Thursday, March 4, 2021

Why Scotland’s Most Remote Pub Is Worth The Effort

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Credit: Robin McKelvie

Knoydart is undoubtedly worth the effort. It does lie literally between heaven and hell: Loch Nevis (Loch of Heaven) hugs its southern fringes and Loch Hourn (Loch of Hell) guards its northern boundary.

On this peninsula you quickly realise that man plays firm second fiddle to nature in a  wildscape where humans are easily outnumbered by deer. The UK’s largest land mammal is backed up by sea eagles and otters. In the aquarium-clear waters marine mammals abound with minke, humpback and even killer whales. There are rare sightings of leatherback turtles too as well as pods of dolphins, who often skip in the wakes of startled yachts.

“Knoydart may be a wilderness, but it’s very much a manmade one”

Knoydart may be a wilderness, but it’s very much a manmade one. Its history swirls in tales of feuding clans – rumour even has it that Bonnie Prince Charlie himself hid from the British Redcoats here after the Battle of Culloden. By the late 18th century over a 1,000 clans people eked out a living here through subsistence crofting. Then the baleful Highland Clearances decimated Knoydart in the 19th century, with its inhabitants (many who had never left the peninsula before) forced off the land and packed off to the New World.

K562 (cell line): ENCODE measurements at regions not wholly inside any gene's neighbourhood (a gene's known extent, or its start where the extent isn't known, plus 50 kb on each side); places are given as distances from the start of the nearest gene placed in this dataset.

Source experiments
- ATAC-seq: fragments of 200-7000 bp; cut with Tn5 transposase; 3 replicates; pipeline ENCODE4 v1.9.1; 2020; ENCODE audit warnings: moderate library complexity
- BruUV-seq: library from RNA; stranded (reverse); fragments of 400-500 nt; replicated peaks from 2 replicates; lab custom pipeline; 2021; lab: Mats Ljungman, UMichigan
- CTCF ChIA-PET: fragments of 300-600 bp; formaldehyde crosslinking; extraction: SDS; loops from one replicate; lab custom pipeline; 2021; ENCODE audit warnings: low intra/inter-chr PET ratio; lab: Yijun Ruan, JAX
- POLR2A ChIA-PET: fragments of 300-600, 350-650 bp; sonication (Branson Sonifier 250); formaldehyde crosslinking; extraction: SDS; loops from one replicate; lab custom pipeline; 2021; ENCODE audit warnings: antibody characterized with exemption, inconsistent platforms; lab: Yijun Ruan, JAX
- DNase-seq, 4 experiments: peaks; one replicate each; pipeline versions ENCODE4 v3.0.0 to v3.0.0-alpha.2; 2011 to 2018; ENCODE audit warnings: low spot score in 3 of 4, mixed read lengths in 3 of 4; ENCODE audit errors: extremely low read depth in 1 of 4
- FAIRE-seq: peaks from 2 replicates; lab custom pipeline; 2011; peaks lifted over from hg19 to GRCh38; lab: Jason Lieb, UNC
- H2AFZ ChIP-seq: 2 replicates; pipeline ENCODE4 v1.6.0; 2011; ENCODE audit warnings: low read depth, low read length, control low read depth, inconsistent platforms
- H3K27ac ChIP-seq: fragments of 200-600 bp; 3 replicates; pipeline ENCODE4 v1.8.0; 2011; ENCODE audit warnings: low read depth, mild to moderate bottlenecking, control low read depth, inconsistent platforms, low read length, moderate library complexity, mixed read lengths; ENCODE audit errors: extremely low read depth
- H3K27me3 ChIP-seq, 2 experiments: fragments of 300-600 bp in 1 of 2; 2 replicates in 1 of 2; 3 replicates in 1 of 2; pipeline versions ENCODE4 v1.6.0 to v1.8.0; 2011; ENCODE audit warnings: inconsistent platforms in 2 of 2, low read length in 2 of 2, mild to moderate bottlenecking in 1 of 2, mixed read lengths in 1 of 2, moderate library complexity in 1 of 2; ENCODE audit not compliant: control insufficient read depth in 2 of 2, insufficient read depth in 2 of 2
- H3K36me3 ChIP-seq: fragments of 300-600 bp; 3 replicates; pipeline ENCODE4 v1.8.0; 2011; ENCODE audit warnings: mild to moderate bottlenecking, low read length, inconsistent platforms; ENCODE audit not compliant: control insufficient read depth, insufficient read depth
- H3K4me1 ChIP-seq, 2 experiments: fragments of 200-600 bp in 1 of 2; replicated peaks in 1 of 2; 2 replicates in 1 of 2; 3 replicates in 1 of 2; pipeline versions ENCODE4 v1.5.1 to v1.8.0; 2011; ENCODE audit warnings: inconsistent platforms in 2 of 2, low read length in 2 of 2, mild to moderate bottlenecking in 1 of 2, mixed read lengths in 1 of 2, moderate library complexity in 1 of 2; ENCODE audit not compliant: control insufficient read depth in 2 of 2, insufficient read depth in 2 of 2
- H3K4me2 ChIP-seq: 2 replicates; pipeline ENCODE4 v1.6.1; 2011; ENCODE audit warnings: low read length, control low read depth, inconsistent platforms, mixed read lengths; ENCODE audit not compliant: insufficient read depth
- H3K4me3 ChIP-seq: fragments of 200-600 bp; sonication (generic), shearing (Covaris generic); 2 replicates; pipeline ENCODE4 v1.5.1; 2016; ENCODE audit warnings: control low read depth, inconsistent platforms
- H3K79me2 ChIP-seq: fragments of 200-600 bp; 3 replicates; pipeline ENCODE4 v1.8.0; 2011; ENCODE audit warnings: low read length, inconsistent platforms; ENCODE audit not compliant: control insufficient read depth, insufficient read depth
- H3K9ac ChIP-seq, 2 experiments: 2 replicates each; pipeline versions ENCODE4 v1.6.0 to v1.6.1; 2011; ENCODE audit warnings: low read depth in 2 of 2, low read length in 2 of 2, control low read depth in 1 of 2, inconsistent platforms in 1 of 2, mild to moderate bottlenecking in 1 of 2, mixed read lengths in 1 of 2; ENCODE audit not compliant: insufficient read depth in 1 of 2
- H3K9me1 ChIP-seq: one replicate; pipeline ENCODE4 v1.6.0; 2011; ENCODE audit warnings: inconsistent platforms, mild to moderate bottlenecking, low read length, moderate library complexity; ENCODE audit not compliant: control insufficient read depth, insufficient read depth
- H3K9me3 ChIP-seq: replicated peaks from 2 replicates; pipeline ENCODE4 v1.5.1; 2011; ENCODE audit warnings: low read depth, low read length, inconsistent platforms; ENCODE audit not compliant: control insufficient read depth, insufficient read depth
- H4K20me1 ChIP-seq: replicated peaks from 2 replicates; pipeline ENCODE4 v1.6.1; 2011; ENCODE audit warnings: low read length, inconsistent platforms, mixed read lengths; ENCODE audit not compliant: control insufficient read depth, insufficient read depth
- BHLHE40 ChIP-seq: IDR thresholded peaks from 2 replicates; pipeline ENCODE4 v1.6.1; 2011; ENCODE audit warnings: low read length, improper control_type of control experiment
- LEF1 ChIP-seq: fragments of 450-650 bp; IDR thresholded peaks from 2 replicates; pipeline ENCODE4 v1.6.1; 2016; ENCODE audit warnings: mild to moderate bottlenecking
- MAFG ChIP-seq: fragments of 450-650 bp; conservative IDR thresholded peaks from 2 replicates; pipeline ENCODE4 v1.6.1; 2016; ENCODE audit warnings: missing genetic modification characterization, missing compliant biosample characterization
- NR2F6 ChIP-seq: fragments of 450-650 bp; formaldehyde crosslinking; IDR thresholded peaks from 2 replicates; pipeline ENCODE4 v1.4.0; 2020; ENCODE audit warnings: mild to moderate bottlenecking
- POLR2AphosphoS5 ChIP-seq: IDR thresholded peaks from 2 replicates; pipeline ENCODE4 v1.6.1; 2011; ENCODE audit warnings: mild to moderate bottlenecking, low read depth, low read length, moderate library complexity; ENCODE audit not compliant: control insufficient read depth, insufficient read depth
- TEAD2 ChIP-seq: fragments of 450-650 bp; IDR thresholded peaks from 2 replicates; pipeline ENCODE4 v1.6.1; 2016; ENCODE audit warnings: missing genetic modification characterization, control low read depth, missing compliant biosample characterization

Credit: Robin McKelvie

By the 20th century Knoydart and its sparse population were being passed amongst various landowners so the hardy locals decided to take matters into their own hands. The legendary ‘Seven Men of Knoydart’ staged a daring land raid in 1948. Although it ‘failed’, unpopular landowner Lord Brocket did eventually relinquish ownership. In 1998 the local community finally took control of their own destinies by buying the land and setting up the Knoydart Foundation.

Today Knoydart’s population has grown to over a 100 with affordable housing being built to help boost numbers and kick-start the economy, with the focus now on sustainable development. Unlike some of Scotland’s anachronistic, closed estates, the Knoydart Foundation are welcoming and visitor-friendly. The Foundation runs a ranger-guided walking service, bike hire and a campsite. A new hydroelectric project and the planting of half a million trees demonstrates their firm environmental aspirations.

Credit: Robin McKelvie

Those ranger-led walks are the ideal way for more timid walkers and those looking to learn more about the community. If you’ve got the skills and the gear to head out on your own a trio of mighty Munros beckon in the craggy form of Ladhar Bheinn, Luinne Bheinn and Meall Buidhe. The views across to the mountains of tourist-infested Skye are worth the effort alone. Sgurr Coire Choinnichean, a jagged gem that rises behind the Old Forge, is a surprising challenge too, with an airy ridge and deep gully.

Knoydart’s ‘capital’ is the hamlet of Inverie, home to a ramble of little whitewashed stone houses and, of course, the Old Forge. This iconic, frankly brilliant pub (I’ve spent many nights here warmed by its welcoming community vibe and raucous impromptu live music) in recent years has become embroiled in controversy.

“Tales and counter tales about unlicenced firearms and unpaid utility bills have waged”

Tales and counter tales about unlicenced firearms and unpaid utility bills have waged between the Belgian owner, Jean-Pierre Robinet (who took over in 2012), and some of the community. The Times have as gone as far as dubbing Knoydart a “community in crisis”.



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